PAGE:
Thursday, May 31, 2007

Want to engage customers? Here are 12 things NOT to do

Have you read C.B. Whittemore's "Flooring the Consumer" blog yet? Whittemore bills the blog as one focused on, "improving the store experience, particularly in flooring," but believe me, she always has some great insights that are applicable to the majority of retail situations. For example, in a post from a few days ago Whittemore laments the sad state of Wal-Mart, its stores, and its relative indifference to the customer experience, particularly in relation to Target, who has gone to great lengths to keep their own megastores fresh, attractive and inviting. Rather than create a to-do list for errant companies hoping to find their way back to delivering positive customer experiences, Whittemore instead delivers a top-12 what NOT to do list:

  1. Don't allow your stores to become dingy, un-cared for, dated or unpleasant.
  2. Don't create an environment that burdens your consumer.
  3. Don't become complacent and think that good enough is OK.
  4. Don't fall in love with expansion and lose sight of existing stores and customers.
  5. Don't understaff your stores.
  6. Don't focus completely on being the lowest priced retailer.
  7. Don't be a schmuck.
  8. Don't lose touch with the marketplace.
  9. Don't have tunnel vision.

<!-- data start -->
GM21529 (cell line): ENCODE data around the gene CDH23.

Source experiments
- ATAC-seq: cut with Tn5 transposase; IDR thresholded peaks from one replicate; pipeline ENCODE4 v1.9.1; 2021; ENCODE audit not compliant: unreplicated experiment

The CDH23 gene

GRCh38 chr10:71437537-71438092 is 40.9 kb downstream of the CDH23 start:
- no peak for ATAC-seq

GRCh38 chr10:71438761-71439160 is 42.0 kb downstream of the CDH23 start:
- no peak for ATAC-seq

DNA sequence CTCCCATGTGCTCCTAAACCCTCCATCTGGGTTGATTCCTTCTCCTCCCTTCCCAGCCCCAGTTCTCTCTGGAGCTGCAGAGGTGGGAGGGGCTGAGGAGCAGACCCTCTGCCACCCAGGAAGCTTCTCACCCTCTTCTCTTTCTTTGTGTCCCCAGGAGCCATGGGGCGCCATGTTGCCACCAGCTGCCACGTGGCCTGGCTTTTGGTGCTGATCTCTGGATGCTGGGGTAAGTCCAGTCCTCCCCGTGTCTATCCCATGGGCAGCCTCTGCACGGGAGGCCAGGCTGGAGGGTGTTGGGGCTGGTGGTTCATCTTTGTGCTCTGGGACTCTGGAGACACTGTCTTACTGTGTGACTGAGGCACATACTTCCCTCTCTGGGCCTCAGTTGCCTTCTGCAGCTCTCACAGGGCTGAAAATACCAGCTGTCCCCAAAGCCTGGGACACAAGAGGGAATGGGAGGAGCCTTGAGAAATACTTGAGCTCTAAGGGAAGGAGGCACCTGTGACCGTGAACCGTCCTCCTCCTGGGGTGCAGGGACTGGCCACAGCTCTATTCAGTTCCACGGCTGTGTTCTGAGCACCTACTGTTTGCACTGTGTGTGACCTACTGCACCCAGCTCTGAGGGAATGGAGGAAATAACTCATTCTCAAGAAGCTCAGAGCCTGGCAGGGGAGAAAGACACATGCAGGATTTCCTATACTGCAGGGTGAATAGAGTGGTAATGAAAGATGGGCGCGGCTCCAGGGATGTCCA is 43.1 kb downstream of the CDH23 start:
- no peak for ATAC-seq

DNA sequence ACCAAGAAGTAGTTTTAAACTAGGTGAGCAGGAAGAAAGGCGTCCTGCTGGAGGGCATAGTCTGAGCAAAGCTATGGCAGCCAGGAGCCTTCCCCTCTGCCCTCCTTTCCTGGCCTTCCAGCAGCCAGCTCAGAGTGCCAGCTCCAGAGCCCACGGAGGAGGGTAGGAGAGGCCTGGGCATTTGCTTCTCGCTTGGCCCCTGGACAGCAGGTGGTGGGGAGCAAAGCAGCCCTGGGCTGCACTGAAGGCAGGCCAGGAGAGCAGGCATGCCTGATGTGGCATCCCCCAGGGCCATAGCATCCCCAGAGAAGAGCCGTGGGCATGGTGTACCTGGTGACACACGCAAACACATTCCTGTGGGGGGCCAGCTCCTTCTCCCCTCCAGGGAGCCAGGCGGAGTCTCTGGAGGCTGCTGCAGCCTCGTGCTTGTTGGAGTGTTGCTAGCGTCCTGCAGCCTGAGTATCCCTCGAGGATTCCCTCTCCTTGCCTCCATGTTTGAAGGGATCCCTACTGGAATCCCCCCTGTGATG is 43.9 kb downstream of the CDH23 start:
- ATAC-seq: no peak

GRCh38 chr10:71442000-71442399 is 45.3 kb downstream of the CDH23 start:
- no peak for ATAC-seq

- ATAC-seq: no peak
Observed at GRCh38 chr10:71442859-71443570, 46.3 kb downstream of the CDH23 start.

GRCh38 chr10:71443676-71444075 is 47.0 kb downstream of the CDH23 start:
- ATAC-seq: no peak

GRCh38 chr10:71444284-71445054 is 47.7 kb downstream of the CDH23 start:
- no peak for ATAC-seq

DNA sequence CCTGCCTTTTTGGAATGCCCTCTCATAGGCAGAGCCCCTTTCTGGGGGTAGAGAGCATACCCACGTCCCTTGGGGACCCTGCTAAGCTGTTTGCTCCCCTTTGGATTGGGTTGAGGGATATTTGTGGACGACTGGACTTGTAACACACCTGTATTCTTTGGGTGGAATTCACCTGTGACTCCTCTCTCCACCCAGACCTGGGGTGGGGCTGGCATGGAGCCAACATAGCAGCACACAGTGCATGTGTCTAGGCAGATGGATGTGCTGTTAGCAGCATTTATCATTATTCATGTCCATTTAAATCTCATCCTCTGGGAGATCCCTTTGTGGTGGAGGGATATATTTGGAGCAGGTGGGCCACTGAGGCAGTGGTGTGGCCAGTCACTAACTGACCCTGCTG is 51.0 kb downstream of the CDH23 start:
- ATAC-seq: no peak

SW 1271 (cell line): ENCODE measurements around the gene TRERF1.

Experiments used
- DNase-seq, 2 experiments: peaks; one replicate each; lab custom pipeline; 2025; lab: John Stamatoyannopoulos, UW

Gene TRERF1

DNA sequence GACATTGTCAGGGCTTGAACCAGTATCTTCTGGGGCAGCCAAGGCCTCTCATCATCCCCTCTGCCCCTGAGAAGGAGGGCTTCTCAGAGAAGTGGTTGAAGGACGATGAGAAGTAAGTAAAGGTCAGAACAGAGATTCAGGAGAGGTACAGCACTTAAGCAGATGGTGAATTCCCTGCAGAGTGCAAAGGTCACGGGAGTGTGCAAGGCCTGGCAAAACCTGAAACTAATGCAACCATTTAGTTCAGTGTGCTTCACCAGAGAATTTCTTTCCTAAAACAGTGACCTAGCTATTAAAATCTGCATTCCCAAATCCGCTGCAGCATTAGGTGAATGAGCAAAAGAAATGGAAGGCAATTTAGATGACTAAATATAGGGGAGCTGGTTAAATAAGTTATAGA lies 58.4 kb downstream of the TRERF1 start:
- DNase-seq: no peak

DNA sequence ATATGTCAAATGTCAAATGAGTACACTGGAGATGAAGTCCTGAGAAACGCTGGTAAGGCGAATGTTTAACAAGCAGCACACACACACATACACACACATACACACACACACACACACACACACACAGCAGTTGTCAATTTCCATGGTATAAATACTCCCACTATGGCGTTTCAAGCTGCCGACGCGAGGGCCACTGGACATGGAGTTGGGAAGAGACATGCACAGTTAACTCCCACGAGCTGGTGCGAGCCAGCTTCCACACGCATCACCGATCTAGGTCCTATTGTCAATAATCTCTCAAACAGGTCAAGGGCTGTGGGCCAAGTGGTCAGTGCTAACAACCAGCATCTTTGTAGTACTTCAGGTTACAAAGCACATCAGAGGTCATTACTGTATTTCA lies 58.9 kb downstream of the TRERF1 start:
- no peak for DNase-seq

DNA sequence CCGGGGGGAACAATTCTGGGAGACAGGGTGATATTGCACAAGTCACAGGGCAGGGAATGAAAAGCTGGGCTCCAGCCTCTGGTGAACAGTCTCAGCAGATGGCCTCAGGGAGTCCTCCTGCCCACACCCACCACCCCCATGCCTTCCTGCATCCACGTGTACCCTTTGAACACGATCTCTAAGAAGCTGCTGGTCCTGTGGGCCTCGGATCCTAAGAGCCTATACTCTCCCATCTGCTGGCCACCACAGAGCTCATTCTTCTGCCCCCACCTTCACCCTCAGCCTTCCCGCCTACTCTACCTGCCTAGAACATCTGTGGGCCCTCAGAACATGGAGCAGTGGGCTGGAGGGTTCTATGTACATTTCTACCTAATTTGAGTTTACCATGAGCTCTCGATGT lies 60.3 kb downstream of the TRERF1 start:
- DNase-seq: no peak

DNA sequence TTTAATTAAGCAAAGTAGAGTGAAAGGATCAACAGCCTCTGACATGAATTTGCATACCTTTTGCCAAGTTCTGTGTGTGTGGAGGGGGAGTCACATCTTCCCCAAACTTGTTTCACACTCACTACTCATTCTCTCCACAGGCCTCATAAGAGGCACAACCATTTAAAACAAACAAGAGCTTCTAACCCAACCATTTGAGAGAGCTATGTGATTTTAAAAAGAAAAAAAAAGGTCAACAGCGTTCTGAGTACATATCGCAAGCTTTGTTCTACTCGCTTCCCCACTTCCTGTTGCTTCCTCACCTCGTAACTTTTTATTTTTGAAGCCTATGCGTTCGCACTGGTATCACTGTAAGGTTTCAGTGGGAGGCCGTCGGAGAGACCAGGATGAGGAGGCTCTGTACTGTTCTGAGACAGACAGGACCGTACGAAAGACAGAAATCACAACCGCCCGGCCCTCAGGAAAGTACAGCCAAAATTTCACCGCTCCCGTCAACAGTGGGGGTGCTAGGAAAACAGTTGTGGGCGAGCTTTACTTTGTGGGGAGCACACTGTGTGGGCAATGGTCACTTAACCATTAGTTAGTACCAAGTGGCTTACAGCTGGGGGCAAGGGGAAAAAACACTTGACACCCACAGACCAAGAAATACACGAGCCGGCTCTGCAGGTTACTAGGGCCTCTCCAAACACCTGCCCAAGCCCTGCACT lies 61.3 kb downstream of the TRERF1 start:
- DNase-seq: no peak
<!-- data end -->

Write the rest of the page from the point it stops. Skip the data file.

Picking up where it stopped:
10. Don't ever underestimate the power of quality, convenience and customer service.
  11. Don't ever alienate your core customer base.
  12. Don't wing it!
Obviously she adds some critical insight to each element of the list, but for that you'll have to read the whole article :) While all of these points are great, my favorite is #12, which seems to be overlooked so often. Rather than just guess at what might work in-store, or implement a huge plan based on a single "great idea" from a company insider, more companies need to implement more a exacting implement -> test -> analyze results strategy to figure out what works. Integrate customer/shopper comments, query in-store staff to gain insight into sales floor techniques, and look for untapped resources and inefficient processes. Above all, be willing to try things that might fail, but also be willing to change them once you've recognized that they actually are failing.

Tags: marketing at retail, in-store marketing, store experience

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